Culture

Book: Drawing on the Right Side of the Brain

I just finished reading the book “Drawing on the Right Side of the Brain” by Betty Edwards, one of the best-selling non-fiction books that teaches you how to draw by using your right side of the brain. I had to read this book for my art therapy course which I’m enrolled in. The purpose of reading this book was not necessarily to draw better, but to learn how to look at things without projecting or interpreting. Seeing the world around us with the right side of the brain means to see things for what they actually are, not for what they seem to be.

Betty Edwards argues that the right brain’s strengths are undervalued and under-trained in our left-brain oriented culture. She believes that by training the right brain we can learn to use both sides of the brain more effectively and more efficiently according to their strengths.

What I liked most about this book is that it’s full of exercises and you are constantly under the impression that Betty Edwards is right behind you, ready to correct you and encourage you there where you still need to improve. After reading this book, you understand that drawing can be learned and that it’s a matter of techniques and practice. You really learn how to look at things from a different perspective and you have the impression that you’re being told secrets that only artists know.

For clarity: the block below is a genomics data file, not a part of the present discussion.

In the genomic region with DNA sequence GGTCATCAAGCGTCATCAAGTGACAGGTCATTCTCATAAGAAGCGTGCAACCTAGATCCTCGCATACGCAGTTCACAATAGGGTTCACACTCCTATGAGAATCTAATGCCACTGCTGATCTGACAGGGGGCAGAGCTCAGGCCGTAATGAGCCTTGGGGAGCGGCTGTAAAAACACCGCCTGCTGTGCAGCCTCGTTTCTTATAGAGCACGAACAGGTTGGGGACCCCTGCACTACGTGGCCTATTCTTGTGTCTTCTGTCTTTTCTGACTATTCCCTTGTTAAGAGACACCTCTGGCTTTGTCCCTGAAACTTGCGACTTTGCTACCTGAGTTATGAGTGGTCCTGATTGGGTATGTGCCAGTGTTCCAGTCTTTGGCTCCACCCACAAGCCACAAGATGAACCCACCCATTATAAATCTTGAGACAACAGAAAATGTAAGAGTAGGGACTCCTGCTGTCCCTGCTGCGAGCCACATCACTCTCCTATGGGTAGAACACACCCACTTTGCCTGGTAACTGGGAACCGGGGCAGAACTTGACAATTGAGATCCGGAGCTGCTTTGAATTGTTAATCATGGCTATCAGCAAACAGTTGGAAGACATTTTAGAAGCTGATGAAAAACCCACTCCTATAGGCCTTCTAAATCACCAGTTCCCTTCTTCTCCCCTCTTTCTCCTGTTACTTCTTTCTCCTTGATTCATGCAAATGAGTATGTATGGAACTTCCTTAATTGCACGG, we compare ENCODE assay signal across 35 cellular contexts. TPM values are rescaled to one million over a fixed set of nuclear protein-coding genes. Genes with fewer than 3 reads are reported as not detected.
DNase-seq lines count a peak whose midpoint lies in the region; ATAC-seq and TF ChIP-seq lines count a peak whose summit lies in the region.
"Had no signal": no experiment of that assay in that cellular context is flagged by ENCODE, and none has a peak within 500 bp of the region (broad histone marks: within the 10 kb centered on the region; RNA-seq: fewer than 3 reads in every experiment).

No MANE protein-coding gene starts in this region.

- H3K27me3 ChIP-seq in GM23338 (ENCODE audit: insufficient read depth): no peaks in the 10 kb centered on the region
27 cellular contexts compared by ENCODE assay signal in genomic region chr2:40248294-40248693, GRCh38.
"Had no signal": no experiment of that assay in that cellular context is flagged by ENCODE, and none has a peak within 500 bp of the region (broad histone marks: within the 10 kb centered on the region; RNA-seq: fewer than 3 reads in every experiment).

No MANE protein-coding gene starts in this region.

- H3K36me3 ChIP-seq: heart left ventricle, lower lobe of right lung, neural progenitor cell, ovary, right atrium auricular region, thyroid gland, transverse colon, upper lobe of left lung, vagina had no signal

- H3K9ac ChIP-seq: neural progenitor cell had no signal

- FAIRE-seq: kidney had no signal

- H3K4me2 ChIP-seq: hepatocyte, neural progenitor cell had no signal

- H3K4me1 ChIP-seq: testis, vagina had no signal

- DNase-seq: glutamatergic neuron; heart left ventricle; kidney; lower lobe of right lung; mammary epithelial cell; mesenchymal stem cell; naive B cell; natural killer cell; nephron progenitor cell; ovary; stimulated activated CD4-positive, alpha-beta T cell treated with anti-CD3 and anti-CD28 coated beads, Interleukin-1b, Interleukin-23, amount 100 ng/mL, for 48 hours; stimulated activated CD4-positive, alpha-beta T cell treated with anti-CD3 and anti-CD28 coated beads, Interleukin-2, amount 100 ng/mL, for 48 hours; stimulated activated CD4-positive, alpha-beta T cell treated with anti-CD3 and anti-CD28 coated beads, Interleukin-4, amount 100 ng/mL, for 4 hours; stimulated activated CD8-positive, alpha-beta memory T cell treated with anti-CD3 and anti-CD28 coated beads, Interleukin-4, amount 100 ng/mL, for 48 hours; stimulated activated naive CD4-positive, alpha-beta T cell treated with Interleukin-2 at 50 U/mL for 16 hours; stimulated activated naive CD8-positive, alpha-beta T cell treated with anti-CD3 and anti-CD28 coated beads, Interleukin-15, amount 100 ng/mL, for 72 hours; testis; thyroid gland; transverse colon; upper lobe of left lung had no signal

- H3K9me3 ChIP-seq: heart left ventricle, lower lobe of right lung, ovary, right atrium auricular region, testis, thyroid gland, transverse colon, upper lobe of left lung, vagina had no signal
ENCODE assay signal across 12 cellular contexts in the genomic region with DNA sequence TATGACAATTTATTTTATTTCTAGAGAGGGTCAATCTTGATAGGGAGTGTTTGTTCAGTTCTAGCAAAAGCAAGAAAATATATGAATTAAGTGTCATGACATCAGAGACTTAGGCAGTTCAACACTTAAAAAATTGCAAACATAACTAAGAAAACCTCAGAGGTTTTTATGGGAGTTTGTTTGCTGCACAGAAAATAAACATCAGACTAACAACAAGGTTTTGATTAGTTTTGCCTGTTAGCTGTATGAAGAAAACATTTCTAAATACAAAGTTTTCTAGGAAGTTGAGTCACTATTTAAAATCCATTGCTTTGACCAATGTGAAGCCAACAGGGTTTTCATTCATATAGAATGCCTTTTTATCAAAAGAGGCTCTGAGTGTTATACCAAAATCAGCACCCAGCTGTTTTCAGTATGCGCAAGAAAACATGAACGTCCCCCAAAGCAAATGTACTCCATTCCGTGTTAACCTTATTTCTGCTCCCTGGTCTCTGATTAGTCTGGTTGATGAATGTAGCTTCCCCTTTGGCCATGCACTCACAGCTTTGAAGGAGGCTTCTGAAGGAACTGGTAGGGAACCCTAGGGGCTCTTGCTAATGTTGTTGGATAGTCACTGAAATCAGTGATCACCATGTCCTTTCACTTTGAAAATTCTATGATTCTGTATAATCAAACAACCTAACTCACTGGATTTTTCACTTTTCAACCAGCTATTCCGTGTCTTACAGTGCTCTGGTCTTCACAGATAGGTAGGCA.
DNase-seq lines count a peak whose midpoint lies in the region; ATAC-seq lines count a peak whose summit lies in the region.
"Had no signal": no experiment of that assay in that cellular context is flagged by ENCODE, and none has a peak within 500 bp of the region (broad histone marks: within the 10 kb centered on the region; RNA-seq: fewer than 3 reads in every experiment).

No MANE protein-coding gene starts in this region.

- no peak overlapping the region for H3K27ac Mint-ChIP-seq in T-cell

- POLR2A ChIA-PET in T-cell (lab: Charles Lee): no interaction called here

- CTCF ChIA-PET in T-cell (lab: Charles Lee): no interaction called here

One of the most interesting exercises that I would like to share with you is the one where she tells you to draw a portrait upside down. It is so interesting to see how much conflict arises in your head and how your brain wants so badly to understand what you are drawing. By looking at a portrait upside down, you are no longer drawing the eyes, the nose, the mouth. You are looking at lines that you cannot distinct properly and your hand is forced to draw line by line, curve by curve, without interpreting, analyzing and being stressed that the facial features don’t look right. The drawing begins to unfold without even knowing and it turns out to be so precise that it’s impossible not to have a surprise effect when you turn the picture around and see that you managed to draw almost perfectly a portrait without even knowing what you were drawing.

You can see here the portrait that I drew upside down. It’s the portrait of Igor Stravinsky, drawn by Picasso. I think if I had drawn this normally, I would have never had the same results.

Picasso, Igor StravinskyThe two female portraits are also drawn by me before and after reading the book. Obviously, there is so much more room for improvement. But, what I would like to outline is that this book is really helpful in teaching you how to draw, but more importantly how to look at things from a different perspective. After you finish reading it, you realize the power and the different functions of the left and right side of the brain and you understand that it’s useful developing them both equally.

Drawing Credits: Anamaria Olaru

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